Dental caries (tooth decay which can lead to cavities) is still one of the most prevalent chronic diseases worldwide1. However, too many Australians do not fully understand that caries is a largely preventable disease, and do not engage in good oral health behaviours that would reduce the burden of that disease. A burden that is avoidable.
In the face of increasing expenditure from Australian families, health insurance funds, Australian government premium rebates and direct outlay on dental services, oral health in Australia continues to decline.
Dental caries is a common chronic disease in children. After three decades of improvements, decay incidence in Australian children is now increasing, according to a report released by the Australian Institute of Health and Welfare3.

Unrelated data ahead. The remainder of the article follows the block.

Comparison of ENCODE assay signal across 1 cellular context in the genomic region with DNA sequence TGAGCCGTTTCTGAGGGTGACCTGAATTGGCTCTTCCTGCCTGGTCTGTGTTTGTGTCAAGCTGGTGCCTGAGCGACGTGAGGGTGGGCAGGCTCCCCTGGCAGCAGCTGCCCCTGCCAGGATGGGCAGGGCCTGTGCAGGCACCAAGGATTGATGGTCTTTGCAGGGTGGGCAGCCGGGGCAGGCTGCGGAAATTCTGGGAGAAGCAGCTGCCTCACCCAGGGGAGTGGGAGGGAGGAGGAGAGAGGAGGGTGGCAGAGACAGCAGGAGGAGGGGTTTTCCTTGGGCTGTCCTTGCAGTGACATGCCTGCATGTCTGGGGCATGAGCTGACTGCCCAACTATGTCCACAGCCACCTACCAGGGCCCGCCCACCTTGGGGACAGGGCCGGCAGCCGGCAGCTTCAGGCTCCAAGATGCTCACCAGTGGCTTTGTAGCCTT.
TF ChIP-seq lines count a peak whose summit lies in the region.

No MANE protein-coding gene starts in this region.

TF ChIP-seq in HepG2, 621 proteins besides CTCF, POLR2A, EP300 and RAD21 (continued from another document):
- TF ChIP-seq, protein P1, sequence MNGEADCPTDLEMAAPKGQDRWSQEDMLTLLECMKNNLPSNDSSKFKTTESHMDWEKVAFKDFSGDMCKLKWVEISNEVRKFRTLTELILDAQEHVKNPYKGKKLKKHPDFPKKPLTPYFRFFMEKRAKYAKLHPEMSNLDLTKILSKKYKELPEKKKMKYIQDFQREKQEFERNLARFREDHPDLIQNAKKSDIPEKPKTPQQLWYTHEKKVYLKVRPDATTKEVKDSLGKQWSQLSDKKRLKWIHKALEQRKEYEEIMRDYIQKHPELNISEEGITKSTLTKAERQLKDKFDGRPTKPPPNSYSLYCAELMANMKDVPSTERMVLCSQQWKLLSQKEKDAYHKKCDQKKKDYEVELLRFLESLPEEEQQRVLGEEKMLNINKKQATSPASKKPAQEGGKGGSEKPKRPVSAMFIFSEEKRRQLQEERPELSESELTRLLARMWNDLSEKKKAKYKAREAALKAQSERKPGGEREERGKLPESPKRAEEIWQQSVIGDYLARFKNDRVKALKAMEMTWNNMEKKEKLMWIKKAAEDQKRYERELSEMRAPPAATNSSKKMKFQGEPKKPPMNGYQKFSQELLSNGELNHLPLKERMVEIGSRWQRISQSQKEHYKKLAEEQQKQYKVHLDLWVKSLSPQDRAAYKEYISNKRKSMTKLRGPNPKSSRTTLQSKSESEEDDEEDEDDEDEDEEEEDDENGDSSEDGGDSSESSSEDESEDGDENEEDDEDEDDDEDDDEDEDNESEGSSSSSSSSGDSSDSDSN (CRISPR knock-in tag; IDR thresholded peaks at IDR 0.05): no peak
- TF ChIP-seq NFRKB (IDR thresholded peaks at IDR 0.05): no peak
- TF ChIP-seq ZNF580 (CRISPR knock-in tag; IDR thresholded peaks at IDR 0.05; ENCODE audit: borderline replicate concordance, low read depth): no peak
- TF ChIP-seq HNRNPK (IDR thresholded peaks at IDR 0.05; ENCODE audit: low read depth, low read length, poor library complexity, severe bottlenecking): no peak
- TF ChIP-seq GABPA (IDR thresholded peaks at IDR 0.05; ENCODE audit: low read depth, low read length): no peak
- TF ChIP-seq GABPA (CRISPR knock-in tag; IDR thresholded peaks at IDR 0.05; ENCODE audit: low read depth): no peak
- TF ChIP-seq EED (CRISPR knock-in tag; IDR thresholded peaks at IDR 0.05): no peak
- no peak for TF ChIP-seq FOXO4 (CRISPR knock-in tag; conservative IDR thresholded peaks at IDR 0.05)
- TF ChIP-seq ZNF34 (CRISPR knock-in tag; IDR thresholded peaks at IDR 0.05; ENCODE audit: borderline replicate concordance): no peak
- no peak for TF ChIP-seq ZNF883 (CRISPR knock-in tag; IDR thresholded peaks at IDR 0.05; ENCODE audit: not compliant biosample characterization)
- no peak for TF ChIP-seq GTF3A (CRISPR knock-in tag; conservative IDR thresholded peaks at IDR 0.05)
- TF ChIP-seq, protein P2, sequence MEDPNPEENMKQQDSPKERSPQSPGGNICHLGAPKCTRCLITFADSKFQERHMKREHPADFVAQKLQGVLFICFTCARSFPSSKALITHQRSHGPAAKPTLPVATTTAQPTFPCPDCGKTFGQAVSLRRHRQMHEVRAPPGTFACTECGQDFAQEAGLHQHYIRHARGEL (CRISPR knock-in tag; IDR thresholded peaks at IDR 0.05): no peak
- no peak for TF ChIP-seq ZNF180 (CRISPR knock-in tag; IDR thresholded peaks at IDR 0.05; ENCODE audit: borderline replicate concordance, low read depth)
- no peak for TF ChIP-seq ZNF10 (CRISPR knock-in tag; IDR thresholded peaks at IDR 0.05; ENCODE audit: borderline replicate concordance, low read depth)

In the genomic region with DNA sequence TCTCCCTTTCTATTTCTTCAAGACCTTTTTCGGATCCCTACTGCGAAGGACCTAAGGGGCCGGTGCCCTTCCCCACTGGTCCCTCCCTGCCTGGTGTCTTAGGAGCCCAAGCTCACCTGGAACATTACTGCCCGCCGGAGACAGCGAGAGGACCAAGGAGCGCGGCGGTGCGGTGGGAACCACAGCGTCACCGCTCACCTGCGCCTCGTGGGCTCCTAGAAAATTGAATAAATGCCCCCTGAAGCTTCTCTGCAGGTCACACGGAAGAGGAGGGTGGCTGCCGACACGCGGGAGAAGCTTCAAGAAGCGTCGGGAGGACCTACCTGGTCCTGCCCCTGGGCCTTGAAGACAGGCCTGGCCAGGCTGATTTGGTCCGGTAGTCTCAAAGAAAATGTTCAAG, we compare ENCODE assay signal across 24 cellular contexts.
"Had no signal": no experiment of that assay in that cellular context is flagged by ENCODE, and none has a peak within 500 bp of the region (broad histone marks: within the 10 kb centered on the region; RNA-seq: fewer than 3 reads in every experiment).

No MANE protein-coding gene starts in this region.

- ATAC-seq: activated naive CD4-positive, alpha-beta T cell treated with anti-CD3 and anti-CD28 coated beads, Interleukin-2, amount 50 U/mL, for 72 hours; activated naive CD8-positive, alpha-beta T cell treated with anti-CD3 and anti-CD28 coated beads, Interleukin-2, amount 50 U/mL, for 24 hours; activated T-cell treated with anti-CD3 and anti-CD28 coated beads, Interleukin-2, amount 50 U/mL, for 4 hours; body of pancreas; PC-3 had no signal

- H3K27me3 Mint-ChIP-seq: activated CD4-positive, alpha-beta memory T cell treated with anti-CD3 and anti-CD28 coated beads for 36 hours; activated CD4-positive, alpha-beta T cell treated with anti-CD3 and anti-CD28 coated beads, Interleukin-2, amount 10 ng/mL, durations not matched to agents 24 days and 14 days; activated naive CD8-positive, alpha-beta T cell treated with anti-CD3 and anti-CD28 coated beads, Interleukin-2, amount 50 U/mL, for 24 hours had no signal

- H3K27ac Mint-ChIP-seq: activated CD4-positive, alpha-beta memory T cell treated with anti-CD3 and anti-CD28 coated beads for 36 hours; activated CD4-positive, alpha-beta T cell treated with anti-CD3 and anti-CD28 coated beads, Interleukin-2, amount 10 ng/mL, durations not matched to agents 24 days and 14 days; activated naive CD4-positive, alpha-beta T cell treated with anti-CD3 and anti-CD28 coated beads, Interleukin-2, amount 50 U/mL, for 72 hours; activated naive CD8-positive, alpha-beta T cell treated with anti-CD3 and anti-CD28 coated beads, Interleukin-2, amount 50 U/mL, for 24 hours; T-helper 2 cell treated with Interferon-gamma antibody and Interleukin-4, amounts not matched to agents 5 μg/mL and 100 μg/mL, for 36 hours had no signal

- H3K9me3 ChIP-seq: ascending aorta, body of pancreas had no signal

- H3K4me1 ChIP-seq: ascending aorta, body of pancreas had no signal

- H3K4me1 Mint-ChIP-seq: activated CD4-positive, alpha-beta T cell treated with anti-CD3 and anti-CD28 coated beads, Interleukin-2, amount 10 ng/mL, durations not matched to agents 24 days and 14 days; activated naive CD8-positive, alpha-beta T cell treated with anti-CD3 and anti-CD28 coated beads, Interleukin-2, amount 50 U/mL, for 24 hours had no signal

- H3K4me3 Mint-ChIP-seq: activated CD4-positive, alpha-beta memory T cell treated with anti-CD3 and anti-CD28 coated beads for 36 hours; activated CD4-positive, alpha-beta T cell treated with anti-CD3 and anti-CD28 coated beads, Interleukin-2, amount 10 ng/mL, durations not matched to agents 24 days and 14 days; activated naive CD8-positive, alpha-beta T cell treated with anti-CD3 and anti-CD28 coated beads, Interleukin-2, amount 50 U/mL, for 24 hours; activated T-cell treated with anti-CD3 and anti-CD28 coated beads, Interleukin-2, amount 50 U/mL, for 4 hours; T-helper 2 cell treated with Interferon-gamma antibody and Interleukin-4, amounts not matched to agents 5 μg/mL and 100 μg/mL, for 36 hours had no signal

Over the next few decades the number of dentate elderly (those with their own teeth) will increase markedly. As people age they are more likely to suffer from illnesses that may require ongoing medication. Many medicines affect saliva flow and can increase the risk of dental disease.
The Oral Health Advisory Panel supports increasing awareness and education about the impact of dental caries on Australian families during all stages of life.
1 Australian Institute of Health & Welfare (AIHW) no 54 p1
2 Australian Institute of Health & Welfare (AIHW) http://www.aihw.gov.au/expenditure-‐data/#health (accessed 26 November, 2013)
3 Australian Institute of Health & Welfare (AIHW) 26 August 2005